Three weeks later, both were dead and the house was cordoned off behind crime-scene tape.
In seeking the restraining order, Schick-Lewis reported other details that provide a glimpse of Buckles’ abusive behavior toward her.
“During every big fight, Michael comes at me and screams in my face, spitting, swearing, name calling,” she wrote. “And then is specific about how he will cut me up into tiny little pieces and put me in the pond.”
Schick-Lewis went into detail about an Oct. 11 incident.
“We were driving,” she wrote. “Michael stopped the truck because we were arguing, at which point he pulled back and slugged me as hard as he could twice on my left upper arm and threatening to bash my stupid brains in.”
Schick-Lewis also described a toxic atmosphere in the home she shared with Buckles.
“Angry, silent, tension in the house,” she wrote.
During the Oct. 25 incident, Schick-Lewis detailed the assault that led to Buckles’ arrest.
He “came across the room and whacked the side of my face with a closed hand,” she wrote. “Michael yelled right in my face, spitting, terrorizing me. Then he whacked me across the right side of my face, grabbed my hair and shoved me deep into the recliner. I left and went to a friend’s. At that point, I called police. They came and arrested him promptly.”
She also described her injuries.
“Swollen lips, bruise below my right eye on cheekbone, chipped tooth,” she wrote.
Stacey Umhey, executive director of Hamilton’s emergency shelter for domestic violence victims, called S.A.F.E. in the Bitterroot, said there are many options available to people who are afraid of their partner.
“One of the most unfortunate pieces of this whole situation, as you can see, there are a lot of supports available for people,” she said. “There are a lot of things people can do to keep themselves safe, and yet there is still a tragedy like this. At that point, the question kind of changes to what can we as a community do to stop people from using violence. When we try to figure out what women can do, we are not getting at the cause of this violence, and the cause of the terrible tragic situation was somebody making the choice to use violence in this instance.”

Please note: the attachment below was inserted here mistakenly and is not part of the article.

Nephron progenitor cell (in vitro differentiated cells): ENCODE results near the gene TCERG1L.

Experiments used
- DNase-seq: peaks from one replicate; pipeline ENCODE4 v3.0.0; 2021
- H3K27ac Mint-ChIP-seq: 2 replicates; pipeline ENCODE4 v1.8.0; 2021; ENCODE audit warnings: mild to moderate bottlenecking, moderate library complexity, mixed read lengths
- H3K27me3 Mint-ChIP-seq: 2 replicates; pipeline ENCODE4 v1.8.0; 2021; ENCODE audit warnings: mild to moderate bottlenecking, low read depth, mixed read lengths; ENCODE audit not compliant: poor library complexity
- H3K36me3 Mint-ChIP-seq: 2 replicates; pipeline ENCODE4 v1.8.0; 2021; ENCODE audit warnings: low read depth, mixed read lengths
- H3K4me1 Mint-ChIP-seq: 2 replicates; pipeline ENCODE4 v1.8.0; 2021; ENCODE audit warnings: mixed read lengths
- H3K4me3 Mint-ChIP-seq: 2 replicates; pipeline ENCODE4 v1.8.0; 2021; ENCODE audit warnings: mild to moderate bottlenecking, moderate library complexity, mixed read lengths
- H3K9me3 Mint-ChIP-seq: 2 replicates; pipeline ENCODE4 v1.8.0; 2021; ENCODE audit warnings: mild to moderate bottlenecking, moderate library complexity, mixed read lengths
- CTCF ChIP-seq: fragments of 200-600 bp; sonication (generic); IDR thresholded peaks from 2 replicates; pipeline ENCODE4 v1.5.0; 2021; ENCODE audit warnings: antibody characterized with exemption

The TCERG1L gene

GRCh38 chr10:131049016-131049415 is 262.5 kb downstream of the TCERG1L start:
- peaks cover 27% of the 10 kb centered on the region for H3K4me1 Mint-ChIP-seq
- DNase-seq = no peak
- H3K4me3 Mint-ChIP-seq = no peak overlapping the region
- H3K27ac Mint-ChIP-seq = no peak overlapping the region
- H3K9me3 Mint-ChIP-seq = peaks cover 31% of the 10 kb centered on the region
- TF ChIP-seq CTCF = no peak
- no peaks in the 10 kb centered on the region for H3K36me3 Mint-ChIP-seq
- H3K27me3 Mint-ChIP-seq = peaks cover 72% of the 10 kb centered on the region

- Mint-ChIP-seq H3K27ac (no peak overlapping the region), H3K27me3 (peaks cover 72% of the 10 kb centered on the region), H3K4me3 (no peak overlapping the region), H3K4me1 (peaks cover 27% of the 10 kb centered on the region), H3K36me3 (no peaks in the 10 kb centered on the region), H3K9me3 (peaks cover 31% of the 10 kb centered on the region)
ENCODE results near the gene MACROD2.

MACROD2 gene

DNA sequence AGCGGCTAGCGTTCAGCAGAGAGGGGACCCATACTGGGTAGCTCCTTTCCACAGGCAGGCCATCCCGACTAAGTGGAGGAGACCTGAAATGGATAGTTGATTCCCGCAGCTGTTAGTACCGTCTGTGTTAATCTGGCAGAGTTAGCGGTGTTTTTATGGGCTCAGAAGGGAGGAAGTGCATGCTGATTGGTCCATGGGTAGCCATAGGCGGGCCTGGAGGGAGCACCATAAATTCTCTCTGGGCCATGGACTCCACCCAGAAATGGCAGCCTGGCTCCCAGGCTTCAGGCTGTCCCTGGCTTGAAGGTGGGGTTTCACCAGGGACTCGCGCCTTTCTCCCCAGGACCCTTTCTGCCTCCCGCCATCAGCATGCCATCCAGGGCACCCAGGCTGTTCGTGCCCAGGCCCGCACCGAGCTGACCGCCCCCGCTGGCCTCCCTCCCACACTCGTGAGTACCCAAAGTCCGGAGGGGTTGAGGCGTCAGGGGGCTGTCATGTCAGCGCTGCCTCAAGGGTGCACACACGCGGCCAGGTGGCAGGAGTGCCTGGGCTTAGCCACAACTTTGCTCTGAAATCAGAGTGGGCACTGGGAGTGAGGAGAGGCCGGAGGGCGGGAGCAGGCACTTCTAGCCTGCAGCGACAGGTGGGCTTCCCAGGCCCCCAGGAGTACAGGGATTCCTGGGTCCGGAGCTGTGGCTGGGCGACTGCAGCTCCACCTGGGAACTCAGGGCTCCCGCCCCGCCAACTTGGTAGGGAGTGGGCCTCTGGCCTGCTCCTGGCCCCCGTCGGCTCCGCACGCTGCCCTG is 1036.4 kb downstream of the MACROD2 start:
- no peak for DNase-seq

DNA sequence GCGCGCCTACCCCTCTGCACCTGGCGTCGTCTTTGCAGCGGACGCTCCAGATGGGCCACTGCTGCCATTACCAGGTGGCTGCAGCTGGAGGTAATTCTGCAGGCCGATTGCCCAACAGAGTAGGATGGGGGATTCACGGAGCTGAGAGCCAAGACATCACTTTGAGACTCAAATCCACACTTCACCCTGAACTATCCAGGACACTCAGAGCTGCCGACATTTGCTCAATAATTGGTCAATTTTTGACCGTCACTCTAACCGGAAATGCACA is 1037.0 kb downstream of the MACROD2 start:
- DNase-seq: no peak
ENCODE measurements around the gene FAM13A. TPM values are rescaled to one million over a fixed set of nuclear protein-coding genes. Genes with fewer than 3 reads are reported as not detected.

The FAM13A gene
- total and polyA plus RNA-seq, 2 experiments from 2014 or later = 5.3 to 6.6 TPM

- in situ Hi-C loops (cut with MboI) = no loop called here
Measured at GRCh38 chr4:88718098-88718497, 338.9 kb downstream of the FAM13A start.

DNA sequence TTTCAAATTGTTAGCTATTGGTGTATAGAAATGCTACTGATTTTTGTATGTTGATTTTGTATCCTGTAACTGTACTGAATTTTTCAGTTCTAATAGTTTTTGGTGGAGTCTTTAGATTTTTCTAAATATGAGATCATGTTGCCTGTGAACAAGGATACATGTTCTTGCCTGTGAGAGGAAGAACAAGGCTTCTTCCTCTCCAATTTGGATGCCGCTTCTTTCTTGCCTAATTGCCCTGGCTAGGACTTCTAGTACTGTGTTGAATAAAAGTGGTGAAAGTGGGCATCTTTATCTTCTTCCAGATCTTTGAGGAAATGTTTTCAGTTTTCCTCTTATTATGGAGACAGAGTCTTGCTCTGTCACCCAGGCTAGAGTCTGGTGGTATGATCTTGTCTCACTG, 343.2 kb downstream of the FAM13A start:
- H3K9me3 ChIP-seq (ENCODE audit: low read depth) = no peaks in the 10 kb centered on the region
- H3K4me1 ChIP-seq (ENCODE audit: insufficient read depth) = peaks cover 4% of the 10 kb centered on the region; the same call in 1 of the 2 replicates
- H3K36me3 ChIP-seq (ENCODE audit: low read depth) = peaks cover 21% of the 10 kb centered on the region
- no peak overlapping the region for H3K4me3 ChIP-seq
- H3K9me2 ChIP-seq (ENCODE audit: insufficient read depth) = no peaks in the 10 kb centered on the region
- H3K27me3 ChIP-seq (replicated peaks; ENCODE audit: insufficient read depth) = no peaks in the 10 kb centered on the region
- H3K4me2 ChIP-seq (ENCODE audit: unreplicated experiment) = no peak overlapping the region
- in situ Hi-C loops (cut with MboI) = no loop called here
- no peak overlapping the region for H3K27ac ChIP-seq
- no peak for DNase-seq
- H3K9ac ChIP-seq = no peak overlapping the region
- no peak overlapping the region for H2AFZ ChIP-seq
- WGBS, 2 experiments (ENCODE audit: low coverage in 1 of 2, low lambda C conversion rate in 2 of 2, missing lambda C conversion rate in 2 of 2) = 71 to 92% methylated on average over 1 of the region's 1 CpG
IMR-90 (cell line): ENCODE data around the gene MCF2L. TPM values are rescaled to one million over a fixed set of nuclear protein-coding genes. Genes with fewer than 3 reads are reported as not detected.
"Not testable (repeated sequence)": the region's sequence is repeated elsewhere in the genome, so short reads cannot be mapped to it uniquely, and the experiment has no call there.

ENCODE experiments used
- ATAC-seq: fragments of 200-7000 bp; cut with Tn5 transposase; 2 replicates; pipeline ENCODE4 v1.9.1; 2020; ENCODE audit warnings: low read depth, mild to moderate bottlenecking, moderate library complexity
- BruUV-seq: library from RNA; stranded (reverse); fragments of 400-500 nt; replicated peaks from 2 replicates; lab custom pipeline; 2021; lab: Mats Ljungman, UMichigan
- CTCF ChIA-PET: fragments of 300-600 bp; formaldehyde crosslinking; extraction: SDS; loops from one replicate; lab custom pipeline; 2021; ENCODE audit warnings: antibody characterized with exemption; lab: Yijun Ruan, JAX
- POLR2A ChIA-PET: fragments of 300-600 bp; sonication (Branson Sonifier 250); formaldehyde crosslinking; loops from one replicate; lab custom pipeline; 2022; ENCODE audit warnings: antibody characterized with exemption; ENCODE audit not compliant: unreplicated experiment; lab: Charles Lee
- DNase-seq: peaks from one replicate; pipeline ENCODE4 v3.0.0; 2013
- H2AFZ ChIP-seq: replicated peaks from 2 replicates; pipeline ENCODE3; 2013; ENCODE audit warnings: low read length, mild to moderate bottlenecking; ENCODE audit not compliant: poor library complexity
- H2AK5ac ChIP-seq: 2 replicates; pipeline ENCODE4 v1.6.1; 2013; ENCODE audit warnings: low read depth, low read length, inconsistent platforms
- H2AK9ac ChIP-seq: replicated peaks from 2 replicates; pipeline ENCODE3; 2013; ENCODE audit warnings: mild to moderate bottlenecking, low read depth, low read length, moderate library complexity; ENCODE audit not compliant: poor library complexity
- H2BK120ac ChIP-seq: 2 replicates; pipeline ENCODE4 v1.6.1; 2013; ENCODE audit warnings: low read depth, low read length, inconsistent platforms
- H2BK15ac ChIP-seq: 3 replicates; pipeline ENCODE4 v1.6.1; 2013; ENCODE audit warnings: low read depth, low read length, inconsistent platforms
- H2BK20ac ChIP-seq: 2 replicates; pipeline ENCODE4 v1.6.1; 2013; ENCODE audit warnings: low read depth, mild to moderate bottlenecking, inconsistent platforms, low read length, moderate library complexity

Umhey said the criminal justice system worked properly in this case.
“When I think of everything, law enforcement did exactly what they were supposed to do, the court system did exactly what it was supposed to,” she said. “And in many instances those supports work well, but in this instance they didn’t work. The question becomes what made that person make that choice.”
The challenge now for the community is to find out how to intervene with people who are going to use violence, according to Umhey.
“There’s always a resource for safety,” she said. “People can feel so isolated, and they can feel like there aren’t any supports, but there are. S.A.F.E. has a 24-hour hotline at 363-4600 that they can call day or night. People who need to use the shelter can call it, and people who don’t need the shelter can call it. The solution looks different for everybody, and we help people find the right solution for themselves.”
Holly Schick-Lewis was a mother and a grandmother. A memorial fund has been established at America First Credit Union in her name to help her family in their time of grief.
Contributions can be mailed or made at any America First Credit Union to the “Holly Noel Schick Memorial Fund,” P.O. Box 9199, Ogden, Utah 84409-0199, or by calling 1-800-999-3961.